As the world commemorated Indigenous People’s Day on August 9, activists pointed to the increasing state militarization against the struggles of tribals, aboriginals and people of First Nations as they seek to protect their rivers, forest and land.
In central India, a new wave of military operations against the armed Communist Party of India (Maoists) has led to repression against the local tribal population, also known as the adivasis. On August 6, in an operation in Chhattisgarh’s Sukma area, the paramilitary forces and State police claimed to have killed 15 members of the Maoist movement. But tribal and human rights activists said that most of the people killed were members of the tribal community from the locality. It is alleged that 6 of the victims were minor boys between 13 and 15 years. In a statement, local activist Soni Sori and Lingaram Kodopi, a journalist and documentary filmmaker from Chhattisgarh, alleged that the operation was staged and most of those killed were innocent. Sori, after visiting the area, noted that the victims were, in fact, working in their fields when they were attacked by state forces.
Despite increasing state repression on indigenous communities, the resistance against militarization continues across the globe. Indigenous People’s Day was marked with a wave of mobilizations. In Australia, seven aboriginal organisations of New South Wales marched to the State Parliament in Sydney, demanding a new agenda for indigenous rights. In South Africa, the Khoisan people marched to the Castle of Good Hope in Cape Town to observe the international day of the indigenous. Khoisan people believe that the castle was the origin of the political and cultural onslaughts on them. In North Dakota, USA, the Standing Rock Sioux Tribe members protested against the construction of Dakota Access Oil Pipeline (DAPL) through their sovereign territories.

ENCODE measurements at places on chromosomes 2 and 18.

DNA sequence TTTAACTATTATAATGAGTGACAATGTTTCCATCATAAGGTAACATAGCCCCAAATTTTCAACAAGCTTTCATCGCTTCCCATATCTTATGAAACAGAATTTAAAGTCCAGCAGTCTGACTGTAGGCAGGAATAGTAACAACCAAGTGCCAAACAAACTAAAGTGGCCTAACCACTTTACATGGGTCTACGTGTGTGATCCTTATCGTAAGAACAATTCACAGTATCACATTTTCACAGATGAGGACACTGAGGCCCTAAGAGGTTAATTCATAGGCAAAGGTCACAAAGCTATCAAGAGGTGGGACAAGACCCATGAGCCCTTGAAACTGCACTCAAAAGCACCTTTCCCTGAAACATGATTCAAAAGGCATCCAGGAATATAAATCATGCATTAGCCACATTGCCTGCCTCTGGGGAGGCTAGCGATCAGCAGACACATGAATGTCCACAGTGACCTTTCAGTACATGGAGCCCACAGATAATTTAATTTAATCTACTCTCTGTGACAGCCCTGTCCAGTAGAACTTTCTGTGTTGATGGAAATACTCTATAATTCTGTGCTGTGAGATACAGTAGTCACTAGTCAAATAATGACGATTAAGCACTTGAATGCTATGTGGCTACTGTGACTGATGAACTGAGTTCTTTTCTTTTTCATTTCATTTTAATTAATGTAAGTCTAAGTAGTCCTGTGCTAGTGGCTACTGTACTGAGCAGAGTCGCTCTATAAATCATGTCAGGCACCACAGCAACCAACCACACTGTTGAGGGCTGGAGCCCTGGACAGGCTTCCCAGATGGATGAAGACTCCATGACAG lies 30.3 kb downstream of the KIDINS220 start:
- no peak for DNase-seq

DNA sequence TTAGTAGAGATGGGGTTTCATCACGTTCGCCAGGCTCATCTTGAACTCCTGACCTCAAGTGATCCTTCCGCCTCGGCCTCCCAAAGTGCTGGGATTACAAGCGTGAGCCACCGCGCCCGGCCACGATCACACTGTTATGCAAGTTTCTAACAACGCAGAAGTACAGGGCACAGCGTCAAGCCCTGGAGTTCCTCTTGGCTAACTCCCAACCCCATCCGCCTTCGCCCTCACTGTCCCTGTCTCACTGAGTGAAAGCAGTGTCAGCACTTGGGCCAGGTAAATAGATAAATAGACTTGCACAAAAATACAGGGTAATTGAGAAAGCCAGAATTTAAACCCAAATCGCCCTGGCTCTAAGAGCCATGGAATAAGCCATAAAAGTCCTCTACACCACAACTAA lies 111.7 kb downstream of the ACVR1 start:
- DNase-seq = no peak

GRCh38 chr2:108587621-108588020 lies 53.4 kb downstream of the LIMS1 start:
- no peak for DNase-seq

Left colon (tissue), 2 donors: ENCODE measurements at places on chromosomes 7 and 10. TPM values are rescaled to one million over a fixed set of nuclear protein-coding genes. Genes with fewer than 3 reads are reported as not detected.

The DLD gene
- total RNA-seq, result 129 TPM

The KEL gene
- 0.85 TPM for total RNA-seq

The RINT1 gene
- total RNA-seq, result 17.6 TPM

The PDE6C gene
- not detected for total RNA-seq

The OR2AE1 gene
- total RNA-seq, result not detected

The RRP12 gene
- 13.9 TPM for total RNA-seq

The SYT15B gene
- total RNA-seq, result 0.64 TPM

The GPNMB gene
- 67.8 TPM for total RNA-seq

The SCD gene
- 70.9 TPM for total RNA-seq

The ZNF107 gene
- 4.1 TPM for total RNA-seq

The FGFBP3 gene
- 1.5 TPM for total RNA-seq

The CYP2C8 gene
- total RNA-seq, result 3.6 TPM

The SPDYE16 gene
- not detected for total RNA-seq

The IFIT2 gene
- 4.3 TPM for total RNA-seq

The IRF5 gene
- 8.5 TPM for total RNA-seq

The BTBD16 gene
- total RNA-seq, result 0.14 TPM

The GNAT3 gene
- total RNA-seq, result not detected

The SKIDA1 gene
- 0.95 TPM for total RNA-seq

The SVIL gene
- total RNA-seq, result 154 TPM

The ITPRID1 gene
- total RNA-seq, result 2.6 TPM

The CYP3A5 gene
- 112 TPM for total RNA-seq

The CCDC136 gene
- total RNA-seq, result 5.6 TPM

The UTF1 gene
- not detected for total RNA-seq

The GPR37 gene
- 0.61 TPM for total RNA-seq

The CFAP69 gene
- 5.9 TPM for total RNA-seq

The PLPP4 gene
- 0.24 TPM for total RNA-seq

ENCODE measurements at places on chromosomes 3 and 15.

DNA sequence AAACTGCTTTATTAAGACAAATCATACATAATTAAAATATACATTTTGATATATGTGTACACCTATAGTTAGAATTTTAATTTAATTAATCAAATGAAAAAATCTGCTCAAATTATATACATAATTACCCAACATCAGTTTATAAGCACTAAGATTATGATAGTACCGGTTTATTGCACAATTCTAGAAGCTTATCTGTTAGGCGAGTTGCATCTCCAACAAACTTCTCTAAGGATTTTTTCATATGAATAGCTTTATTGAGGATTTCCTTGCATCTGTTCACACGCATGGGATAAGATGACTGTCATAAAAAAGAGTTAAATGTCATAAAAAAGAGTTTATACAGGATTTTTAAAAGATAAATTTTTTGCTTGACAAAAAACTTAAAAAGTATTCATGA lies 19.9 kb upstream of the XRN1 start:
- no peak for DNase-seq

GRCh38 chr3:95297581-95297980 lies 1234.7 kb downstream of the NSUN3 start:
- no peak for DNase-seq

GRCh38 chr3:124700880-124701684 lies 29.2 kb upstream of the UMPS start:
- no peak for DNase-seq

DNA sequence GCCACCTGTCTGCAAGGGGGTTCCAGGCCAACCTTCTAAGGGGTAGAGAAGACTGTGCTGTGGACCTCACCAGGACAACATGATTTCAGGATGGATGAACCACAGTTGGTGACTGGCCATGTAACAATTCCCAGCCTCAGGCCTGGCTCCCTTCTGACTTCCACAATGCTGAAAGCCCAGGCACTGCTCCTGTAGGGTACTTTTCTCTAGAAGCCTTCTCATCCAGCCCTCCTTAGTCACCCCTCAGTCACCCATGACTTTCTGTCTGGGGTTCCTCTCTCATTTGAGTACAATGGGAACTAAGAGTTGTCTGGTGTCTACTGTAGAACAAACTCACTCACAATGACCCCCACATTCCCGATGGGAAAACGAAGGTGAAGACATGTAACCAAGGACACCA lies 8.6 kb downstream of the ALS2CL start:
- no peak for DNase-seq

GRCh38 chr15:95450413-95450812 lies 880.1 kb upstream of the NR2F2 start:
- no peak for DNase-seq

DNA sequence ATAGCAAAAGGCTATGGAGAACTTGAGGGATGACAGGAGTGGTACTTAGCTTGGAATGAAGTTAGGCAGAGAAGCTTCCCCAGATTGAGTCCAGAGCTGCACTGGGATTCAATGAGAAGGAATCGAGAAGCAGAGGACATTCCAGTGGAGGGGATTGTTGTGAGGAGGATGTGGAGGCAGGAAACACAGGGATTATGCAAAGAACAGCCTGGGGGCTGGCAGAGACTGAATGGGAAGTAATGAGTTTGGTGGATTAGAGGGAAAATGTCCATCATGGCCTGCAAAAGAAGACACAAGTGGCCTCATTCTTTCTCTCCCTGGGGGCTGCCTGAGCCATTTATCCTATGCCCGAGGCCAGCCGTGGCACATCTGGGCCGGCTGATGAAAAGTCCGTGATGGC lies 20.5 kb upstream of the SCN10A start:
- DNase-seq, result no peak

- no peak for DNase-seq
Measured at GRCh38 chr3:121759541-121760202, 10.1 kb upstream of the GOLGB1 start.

In Chile, the day was marked by developments in the Luchsinger-Mackay case, especially defence lawyer’s appeal against the verdict convicting the Mapuche community of terrorism. The conflict between the Mapuche community and the state has resulted in the militarization of the La Auracania and Bio Bio regions of Chile.
The Confederation of Indigenous Nationalities of Ecuador (CONAIE), on the occasion, asked the country’s government to take further the process of establishing a plurinational state by ending all forms of structural discrimination. Ecuador was declared a plurinational country in its 2008 constitution. CONAIE considers the various sections of the population, such as the many indigenous groups, Afro Ecuadorians, Mestizos, Mulatos and Whites, as distinct ethnic nationalities. Thus, the confederation had a long-standing demand that the country be declared plurinational. Even though the term was incorporated in the constitution, it was not followed by secondary legislations required for the political and administrative decentralization of the country envisioned in CONAIE’s version of plurinationalism. In 2009, Bolivia had also declared itself a plurinational state in its new constitution.
The idea of indigenous nationhood emerged in modern Latin American republics during the 1920s, when the 3rd International (Cominten) advised the Latin American left to work to create an indigenous republic in the Andes. It was the Communist Party of Ecuador (PCE) under the leadership of Dr. Ricardo Parades that began organizing the indigenous people in the country and founded the first organization to this end: the Ecuadorian Federation of Indians (FEI) in 1944.